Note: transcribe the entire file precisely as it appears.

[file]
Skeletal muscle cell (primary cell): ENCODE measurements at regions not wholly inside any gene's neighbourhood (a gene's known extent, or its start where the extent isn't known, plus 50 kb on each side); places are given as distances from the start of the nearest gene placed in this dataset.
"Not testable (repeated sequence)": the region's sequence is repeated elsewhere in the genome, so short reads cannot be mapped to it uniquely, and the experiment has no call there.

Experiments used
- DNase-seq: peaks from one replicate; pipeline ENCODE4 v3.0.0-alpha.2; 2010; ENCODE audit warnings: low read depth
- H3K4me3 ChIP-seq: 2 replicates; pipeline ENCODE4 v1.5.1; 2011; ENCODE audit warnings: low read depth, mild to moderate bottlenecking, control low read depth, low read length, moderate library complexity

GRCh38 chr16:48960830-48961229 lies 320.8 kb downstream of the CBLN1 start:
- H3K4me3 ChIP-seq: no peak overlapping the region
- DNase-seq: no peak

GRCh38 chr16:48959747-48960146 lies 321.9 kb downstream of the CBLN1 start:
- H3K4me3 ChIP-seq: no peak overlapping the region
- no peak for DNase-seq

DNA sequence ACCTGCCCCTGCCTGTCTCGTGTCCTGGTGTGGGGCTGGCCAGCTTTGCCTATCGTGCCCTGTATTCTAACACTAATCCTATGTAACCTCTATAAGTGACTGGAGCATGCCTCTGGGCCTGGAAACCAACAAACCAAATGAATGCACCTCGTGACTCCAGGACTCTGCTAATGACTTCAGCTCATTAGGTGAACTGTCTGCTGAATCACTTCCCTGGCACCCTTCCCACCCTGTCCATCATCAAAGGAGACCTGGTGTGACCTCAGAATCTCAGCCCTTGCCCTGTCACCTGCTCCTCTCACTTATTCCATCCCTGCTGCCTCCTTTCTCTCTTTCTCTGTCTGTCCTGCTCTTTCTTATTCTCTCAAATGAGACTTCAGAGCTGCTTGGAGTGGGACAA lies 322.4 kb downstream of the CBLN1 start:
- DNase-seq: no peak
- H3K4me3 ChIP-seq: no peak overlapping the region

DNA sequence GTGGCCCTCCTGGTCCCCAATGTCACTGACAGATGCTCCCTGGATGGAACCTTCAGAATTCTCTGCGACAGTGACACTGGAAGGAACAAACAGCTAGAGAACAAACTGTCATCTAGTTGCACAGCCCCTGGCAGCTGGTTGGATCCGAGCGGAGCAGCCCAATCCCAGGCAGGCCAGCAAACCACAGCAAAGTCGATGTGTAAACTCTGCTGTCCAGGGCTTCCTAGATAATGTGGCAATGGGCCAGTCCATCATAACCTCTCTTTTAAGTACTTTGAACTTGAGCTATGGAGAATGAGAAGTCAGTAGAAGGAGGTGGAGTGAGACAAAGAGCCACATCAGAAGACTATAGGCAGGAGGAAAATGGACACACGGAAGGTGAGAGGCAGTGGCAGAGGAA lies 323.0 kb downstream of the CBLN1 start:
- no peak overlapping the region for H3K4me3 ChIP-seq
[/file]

Skeletal muscle cell (primary cell): ENCODE measurements at regions not wholly inside any gene's neighbourhood (a gene's known extent, or its start where the extent isn't known, plus 50 kb on each side); places are given as distances from the start of the nearest gene placed in this dataset.
"Not testable (repeated sequence)": the region's sequence is repeated elsewhere in the genome, so short reads cannot be mapped to it uniquely, and the experiment has no call there.

Experiments used
- DNase-seq: peaks from one replicate; pipeline ENCODE4 v3.0.0-alpha.2; 2010; ENCODE audit warnings: low read depth
- H3K4me3 ChIP-seq: 2 replicates; pipeline ENCODE4 v1.5.1; 2011; ENCODE audit warnings: low read depth, mild to moderate bottlenecking, control low read depth, low read length, moderate library complexity

GRCh38 chr16:48960830-48961229 lies 320.8 kb downstream of the CBLN1 start:
- H3K4me3 ChIP-seq: no peak overlapping the region
- DNase-seq: no peak

GRCh38 chr16:48959747-48960146 lies 321.9 kb downstream of the CBLN1 start:
- H3K4me3 ChIP-seq: no peak overlapping the region
- no peak for DNase-seq

DNA sequence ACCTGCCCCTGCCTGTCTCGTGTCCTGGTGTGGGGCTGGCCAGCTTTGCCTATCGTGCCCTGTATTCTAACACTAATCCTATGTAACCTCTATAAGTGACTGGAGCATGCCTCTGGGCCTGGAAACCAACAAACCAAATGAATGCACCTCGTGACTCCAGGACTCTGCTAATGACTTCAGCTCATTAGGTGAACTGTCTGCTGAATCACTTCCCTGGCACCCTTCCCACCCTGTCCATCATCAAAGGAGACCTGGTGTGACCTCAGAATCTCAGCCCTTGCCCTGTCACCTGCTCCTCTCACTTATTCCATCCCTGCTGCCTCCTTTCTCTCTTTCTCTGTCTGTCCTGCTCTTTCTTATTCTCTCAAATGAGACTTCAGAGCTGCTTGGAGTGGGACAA lies 322.4 kb downstream of the CBLN1 start:
- DNase-seq: no peak
- H3K4me3 ChIP-seq: no peak overlapping the region

DNA sequence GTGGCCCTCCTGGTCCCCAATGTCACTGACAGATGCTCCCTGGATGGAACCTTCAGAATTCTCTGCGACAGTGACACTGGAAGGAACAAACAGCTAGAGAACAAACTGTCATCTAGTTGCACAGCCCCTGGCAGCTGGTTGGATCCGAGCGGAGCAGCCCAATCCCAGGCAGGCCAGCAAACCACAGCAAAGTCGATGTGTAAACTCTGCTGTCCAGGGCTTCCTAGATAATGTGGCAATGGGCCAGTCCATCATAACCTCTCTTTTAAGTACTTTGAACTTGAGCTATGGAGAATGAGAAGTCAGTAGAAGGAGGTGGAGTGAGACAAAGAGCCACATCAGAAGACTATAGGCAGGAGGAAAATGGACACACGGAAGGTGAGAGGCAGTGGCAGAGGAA lies 323.0 kb downstream of the CBLN1 start:
- no peak overlapping the region for H3K4me3 ChIP-seq